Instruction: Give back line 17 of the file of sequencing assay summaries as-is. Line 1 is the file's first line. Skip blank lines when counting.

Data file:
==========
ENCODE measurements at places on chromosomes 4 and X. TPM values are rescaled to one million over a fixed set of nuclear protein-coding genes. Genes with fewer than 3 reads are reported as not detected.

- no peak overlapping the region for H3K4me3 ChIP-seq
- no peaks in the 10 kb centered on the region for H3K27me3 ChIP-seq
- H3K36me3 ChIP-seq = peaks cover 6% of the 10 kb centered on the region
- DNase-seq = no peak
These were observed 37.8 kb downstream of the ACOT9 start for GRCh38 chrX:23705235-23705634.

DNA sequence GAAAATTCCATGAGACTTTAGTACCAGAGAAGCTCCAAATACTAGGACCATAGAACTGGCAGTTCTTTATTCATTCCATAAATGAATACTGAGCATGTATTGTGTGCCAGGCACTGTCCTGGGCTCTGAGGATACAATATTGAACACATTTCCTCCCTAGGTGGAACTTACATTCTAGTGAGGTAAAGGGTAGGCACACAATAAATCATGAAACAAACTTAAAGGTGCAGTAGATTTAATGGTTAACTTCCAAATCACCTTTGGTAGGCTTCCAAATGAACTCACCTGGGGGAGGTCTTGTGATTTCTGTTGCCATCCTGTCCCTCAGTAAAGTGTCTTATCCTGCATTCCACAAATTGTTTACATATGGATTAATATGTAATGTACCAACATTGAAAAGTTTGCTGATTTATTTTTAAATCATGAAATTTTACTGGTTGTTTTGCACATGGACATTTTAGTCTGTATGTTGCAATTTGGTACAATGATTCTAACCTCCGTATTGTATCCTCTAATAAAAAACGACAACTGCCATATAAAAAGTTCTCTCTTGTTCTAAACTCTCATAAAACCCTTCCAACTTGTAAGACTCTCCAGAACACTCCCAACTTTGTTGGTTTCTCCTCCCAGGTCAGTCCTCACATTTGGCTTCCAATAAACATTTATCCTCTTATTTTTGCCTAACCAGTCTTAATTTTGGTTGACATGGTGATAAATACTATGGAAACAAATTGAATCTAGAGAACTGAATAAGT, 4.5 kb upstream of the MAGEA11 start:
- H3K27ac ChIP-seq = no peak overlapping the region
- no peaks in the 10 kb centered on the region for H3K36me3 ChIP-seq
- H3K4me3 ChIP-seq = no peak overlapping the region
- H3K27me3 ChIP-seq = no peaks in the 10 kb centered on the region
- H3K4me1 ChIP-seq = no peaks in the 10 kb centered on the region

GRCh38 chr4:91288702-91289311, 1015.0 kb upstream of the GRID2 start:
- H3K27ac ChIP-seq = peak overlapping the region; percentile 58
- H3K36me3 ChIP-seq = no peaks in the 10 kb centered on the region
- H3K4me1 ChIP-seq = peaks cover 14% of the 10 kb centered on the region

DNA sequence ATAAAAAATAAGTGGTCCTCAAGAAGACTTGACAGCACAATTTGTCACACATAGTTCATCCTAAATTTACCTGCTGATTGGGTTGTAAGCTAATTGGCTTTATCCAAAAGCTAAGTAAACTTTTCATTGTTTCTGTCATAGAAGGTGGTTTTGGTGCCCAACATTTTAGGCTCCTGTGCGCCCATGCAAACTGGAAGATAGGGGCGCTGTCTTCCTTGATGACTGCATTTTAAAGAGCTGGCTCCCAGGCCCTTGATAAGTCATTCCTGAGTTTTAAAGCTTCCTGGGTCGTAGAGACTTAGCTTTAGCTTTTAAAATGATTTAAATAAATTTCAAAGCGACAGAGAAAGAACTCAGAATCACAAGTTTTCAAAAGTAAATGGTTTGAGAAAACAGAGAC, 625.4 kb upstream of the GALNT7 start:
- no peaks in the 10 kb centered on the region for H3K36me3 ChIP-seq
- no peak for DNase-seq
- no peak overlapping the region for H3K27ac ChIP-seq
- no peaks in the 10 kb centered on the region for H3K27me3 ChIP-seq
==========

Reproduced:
DNA sequence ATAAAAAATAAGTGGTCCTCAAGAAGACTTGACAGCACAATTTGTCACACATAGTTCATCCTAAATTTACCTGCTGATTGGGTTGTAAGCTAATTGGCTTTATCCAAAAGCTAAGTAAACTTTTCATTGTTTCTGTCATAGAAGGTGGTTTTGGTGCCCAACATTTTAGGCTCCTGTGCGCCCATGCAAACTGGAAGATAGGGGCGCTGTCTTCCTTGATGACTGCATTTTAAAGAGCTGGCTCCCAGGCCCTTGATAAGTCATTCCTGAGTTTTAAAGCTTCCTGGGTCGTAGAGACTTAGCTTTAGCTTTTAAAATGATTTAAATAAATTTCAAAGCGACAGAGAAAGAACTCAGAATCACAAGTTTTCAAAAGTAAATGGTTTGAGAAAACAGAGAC, 625.4 kb upstream of the GALNT7 start: